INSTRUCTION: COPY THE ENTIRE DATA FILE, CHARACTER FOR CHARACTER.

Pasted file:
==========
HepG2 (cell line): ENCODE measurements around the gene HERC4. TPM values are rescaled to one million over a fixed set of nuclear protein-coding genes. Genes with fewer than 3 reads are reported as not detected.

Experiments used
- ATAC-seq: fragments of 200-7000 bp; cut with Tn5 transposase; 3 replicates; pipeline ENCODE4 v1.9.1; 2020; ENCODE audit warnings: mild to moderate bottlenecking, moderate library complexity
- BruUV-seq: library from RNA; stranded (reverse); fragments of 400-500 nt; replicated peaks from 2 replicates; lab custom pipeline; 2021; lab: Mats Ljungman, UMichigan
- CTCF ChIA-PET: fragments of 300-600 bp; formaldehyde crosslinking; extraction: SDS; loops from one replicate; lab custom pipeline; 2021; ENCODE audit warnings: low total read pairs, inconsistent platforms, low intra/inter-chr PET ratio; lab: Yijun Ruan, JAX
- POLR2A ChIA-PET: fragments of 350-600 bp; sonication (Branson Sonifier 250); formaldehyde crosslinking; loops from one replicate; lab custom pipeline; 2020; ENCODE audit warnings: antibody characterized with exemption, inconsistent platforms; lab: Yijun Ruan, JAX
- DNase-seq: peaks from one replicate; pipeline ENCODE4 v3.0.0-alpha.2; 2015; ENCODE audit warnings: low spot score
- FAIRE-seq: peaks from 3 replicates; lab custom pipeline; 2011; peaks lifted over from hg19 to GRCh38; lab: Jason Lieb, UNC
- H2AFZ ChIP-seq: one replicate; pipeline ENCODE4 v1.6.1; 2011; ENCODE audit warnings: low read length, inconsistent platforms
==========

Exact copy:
HepG2 (cell line): ENCODE measurements around the gene HERC4. TPM values are rescaled to one million over a fixed set of nuclear protein-coding genes. Genes with fewer than 3 reads are reported as not detected.

Experiments used
- ATAC-seq: fragments of 200-7000 bp; cut with Tn5 transposase; 3 replicates; pipeline ENCODE4 v1.9.1; 2020; ENCODE audit warnings: mild to moderate bottlenecking, moderate library complexity
- BruUV-seq: library from RNA; stranded (reverse); fragments of 400-500 nt; replicated peaks from 2 replicates; lab custom pipeline; 2021; lab: Mats Ljungman, UMichigan
- CTCF ChIA-PET: fragments of 300-600 bp; formaldehyde crosslinking; extraction: SDS; loops from one replicate; lab custom pipeline; 2021; ENCODE audit warnings: low total read pairs, inconsistent platforms, low intra/inter-chr PET ratio; lab: Yijun Ruan, JAX
- POLR2A ChIA-PET: fragments of 350-600 bp; sonication (Branson Sonifier 250); formaldehyde crosslinking; loops from one replicate; lab custom pipeline; 2020; ENCODE audit warnings: antibody characterized with exemption, inconsistent platforms; lab: Yijun Ruan, JAX
- DNase-seq: peaks from one replicate; pipeline ENCODE4 v3.0.0-alpha.2; 2015; ENCODE audit warnings: low spot score
- FAIRE-seq: peaks from 3 replicates; lab custom pipeline; 2011; peaks lifted over from hg19 to GRCh38; lab: Jason Lieb, UNC
- H2AFZ ChIP-seq: one replicate; pipeline ENCODE4 v1.6.1; 2011; ENCODE audit warnings: low read length, inconsistent platforms